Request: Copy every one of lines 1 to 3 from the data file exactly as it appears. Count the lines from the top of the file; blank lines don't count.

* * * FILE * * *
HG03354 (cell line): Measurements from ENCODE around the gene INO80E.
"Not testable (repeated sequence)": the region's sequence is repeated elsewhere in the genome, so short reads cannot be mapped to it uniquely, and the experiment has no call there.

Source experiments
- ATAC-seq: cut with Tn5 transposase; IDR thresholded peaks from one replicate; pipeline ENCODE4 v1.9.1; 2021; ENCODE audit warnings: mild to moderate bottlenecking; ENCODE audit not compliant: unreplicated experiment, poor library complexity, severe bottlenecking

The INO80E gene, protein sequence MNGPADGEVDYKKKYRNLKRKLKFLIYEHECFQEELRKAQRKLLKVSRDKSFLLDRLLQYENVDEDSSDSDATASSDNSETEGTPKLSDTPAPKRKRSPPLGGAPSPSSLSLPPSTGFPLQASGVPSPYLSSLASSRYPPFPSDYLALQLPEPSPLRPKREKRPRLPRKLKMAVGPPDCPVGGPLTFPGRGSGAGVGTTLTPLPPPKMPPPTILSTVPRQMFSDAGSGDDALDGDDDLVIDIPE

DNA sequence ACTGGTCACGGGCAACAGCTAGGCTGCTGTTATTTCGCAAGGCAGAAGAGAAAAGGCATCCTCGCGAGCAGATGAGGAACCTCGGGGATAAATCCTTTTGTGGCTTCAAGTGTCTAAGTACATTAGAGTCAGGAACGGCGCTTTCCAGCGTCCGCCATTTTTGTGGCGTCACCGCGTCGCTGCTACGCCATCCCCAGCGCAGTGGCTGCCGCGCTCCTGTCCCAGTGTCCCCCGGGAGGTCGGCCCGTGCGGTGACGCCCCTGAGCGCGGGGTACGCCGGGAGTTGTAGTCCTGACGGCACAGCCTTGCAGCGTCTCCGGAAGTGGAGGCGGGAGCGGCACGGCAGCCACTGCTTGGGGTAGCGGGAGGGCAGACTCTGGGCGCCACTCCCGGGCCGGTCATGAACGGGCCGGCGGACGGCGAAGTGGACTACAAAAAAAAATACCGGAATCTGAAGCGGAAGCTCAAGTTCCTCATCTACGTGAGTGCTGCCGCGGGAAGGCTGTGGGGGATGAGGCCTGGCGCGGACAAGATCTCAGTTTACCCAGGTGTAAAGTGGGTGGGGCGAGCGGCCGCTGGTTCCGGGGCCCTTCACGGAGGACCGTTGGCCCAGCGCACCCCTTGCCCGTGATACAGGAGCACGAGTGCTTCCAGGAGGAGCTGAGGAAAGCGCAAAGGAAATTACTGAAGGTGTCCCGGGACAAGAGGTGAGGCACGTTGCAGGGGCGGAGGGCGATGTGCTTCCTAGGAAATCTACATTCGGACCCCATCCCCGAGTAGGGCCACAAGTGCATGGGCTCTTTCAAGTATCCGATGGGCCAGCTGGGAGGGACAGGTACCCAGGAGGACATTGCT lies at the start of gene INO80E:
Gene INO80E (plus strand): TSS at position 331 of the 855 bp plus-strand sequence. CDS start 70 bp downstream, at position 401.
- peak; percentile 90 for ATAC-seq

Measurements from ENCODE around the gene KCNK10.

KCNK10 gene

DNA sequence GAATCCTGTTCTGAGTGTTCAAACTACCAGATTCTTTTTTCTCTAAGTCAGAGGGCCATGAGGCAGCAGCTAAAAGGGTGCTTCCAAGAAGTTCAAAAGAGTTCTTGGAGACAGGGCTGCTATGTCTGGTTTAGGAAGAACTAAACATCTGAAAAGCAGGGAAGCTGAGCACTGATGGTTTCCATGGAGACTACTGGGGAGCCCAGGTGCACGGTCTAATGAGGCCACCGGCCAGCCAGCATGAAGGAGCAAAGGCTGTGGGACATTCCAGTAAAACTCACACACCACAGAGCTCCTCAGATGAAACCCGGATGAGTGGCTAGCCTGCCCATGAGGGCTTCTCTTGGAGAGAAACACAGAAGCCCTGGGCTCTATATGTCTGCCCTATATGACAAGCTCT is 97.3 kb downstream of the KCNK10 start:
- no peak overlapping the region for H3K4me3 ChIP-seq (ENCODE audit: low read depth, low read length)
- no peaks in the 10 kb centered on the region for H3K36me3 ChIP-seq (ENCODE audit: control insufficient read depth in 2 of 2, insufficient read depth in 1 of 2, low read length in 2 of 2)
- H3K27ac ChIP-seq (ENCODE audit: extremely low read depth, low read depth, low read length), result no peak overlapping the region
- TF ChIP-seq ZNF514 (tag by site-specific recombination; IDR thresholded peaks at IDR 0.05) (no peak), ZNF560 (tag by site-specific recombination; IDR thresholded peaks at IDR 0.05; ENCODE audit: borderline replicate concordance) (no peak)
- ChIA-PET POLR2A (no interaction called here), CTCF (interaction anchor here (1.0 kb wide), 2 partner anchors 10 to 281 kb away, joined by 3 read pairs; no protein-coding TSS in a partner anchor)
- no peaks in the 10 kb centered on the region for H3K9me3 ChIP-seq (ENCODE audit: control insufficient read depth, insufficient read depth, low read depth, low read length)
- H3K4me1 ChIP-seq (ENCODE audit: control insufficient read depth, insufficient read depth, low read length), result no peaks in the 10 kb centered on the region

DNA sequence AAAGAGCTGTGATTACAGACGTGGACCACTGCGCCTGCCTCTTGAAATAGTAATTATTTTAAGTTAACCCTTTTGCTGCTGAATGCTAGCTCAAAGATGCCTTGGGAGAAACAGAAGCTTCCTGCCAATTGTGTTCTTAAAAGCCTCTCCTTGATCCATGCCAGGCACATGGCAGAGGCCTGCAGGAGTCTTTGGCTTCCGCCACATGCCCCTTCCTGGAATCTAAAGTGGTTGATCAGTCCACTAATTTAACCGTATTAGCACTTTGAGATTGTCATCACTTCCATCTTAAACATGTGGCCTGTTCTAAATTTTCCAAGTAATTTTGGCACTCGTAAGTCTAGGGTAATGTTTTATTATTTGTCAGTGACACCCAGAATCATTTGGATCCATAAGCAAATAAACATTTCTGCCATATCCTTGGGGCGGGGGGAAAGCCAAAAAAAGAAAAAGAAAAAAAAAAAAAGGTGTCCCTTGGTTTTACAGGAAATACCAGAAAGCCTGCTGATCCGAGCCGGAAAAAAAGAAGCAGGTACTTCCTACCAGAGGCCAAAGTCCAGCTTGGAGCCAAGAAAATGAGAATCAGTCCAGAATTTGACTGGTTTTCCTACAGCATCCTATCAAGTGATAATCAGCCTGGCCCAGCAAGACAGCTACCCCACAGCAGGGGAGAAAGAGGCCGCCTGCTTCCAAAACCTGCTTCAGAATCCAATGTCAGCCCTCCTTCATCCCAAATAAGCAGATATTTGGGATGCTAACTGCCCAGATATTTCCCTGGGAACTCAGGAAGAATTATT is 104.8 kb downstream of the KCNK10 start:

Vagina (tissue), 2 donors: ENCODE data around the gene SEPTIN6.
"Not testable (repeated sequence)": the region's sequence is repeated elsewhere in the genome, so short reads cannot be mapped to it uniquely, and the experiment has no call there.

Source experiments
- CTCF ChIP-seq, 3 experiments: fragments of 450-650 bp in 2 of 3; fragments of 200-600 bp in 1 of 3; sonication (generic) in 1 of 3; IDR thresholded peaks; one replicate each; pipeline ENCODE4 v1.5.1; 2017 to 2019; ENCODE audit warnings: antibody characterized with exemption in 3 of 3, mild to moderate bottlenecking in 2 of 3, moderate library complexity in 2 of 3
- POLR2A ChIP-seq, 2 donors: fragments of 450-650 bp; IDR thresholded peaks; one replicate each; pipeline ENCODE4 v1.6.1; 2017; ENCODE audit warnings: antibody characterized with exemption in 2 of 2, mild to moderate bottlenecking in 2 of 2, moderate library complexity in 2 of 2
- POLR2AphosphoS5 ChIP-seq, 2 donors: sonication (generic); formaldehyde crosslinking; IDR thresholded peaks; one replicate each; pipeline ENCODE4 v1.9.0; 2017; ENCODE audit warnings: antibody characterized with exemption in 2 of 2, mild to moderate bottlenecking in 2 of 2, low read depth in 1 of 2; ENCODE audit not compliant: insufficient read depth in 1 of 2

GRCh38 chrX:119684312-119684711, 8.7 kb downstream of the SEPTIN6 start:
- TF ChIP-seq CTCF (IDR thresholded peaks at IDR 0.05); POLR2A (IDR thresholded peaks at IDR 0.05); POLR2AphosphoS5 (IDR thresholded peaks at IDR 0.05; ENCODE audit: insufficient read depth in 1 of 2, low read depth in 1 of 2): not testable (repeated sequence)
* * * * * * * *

HG03354 (cell line): Measurements from ENCODE around the gene INO80E.
"Not testable (repeated sequence)": the region's sequence is repeated elsewhere in the genome, so short reads cannot be mapped to it uniquely, and the experiment has no call there.

Source experiments